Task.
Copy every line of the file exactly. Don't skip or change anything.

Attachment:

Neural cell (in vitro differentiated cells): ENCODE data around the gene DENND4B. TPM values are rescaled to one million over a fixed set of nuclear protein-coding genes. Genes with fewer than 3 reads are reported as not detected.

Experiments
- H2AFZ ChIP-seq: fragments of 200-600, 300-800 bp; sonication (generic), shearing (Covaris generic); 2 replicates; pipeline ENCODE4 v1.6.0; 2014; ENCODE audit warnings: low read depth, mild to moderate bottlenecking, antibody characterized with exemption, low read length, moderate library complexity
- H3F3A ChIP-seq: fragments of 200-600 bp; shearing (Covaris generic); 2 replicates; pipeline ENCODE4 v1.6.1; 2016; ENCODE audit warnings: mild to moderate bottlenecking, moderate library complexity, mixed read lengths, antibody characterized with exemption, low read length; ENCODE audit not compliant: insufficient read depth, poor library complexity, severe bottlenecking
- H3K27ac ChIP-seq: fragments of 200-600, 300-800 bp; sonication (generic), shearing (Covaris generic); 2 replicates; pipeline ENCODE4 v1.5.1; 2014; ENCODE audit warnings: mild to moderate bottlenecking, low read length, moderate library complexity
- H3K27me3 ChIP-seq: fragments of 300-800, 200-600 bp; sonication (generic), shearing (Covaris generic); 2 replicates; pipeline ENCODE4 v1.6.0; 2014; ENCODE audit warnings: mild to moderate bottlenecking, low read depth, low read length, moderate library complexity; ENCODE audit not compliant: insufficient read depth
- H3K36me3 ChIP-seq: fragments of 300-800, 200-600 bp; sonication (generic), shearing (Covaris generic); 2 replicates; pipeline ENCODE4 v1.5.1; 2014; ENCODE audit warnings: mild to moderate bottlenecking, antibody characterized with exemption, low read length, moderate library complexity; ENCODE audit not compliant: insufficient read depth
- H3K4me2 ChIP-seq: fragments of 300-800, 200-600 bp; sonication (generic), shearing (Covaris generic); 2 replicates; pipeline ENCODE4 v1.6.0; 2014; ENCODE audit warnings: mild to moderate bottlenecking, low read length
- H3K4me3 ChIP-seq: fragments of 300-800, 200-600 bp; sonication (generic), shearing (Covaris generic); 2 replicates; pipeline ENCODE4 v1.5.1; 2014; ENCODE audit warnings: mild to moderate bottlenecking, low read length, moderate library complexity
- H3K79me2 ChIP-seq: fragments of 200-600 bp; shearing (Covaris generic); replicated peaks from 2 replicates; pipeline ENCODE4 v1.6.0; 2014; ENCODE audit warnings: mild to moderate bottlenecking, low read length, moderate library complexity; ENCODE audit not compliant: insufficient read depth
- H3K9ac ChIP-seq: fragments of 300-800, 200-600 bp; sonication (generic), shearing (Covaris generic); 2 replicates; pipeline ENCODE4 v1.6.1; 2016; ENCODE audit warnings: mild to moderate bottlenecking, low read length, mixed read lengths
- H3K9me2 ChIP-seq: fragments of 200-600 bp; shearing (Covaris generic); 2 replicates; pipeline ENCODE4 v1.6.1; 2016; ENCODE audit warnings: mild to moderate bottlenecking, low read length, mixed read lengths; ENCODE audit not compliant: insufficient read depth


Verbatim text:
Neural cell (in vitro differentiated cells): ENCODE data around the gene DENND4B. TPM values are rescaled to one million over a fixed set of nuclear protein-coding genes. Genes with fewer than 3 reads are reported as not detected.

Experiments
- H2AFZ ChIP-seq: fragments of 200-600, 300-800 bp; sonication (generic), shearing (Covaris generic); 2 replicates; pipeline ENCODE4 v1.6.0; 2014; ENCODE audit warnings: low read depth, mild to moderate bottlenecking, antibody characterized with exemption, low read length, moderate library complexity
- H3F3A ChIP-seq: fragments of 200-600 bp; shearing (Covaris generic); 2 replicates; pipeline ENCODE4 v1.6.1; 2016; ENCODE audit warnings: mild to moderate bottlenecking, moderate library complexity, mixed read lengths, antibody characterized with exemption, low read length; ENCODE audit not compliant: insufficient read depth, poor library complexity, severe bottlenecking
- H3K27ac ChIP-seq: fragments of 200-600, 300-800 bp; sonication (generic), shearing (Covaris generic); 2 replicates; pipeline ENCODE4 v1.5.1; 2014; ENCODE audit warnings: mild to moderate bottlenecking, low read length, moderate library complexity
- H3K27me3 ChIP-seq: fragments of 300-800, 200-600 bp; sonication (generic), shearing (Covaris generic); 2 replicates; pipeline ENCODE4 v1.6.0; 2014; ENCODE audit warnings: mild to moderate bottlenecking, low read depth, low read length, moderate library complexity; ENCODE audit not compliant: insufficient read depth
- H3K36me3 ChIP-seq: fragments of 300-800, 200-600 bp; sonication (generic), shearing (Covaris generic); 2 replicates; pipeline ENCODE4 v1.5.1; 2014; ENCODE audit warnings: mild to moderate bottlenecking, antibody characterized with exemption, low read length, moderate library complexity; ENCODE audit not compliant: insufficient read depth
- H3K4me2 ChIP-seq: fragments of 300-800, 200-600 bp; sonication (generic), shearing (Covaris generic); 2 replicates; pipeline ENCODE4 v1.6.0; 2014; ENCODE audit warnings: mild to moderate bottlenecking, low read length
- H3K4me3 ChIP-seq: fragments of 300-800, 200-600 bp; sonication (generic), shearing (Covaris generic); 2 replicates; pipeline ENCODE4 v1.5.1; 2014; ENCODE audit warnings: mild to moderate bottlenecking, low read length, moderate library complexity
- H3K79me2 ChIP-seq: fragments of 200-600 bp; shearing (Covaris generic); replicated peaks from 2 replicates; pipeline ENCODE4 v1.6.0; 2014; ENCODE audit warnings: mild to moderate bottlenecking, low read length, moderate library complexity; ENCODE audit not compliant: insufficient read depth
- H3K9ac ChIP-seq: fragments of 300-800, 200-600 bp; sonication (generic), shearing (Covaris generic); 2 replicates; pipeline ENCODE4 v1.6.1; 2016; ENCODE audit warnings: mild to moderate bottlenecking, low read length, mixed read lengths
- H3K9me2 ChIP-seq: fragments of 200-600 bp; shearing (Covaris generic); 2 replicates; pipeline ENCODE4 v1.6.1; 2016; ENCODE audit warnings: mild to moderate bottlenecking, low read length, mixed read lengths; ENCODE audit not compliant: insufficient read depth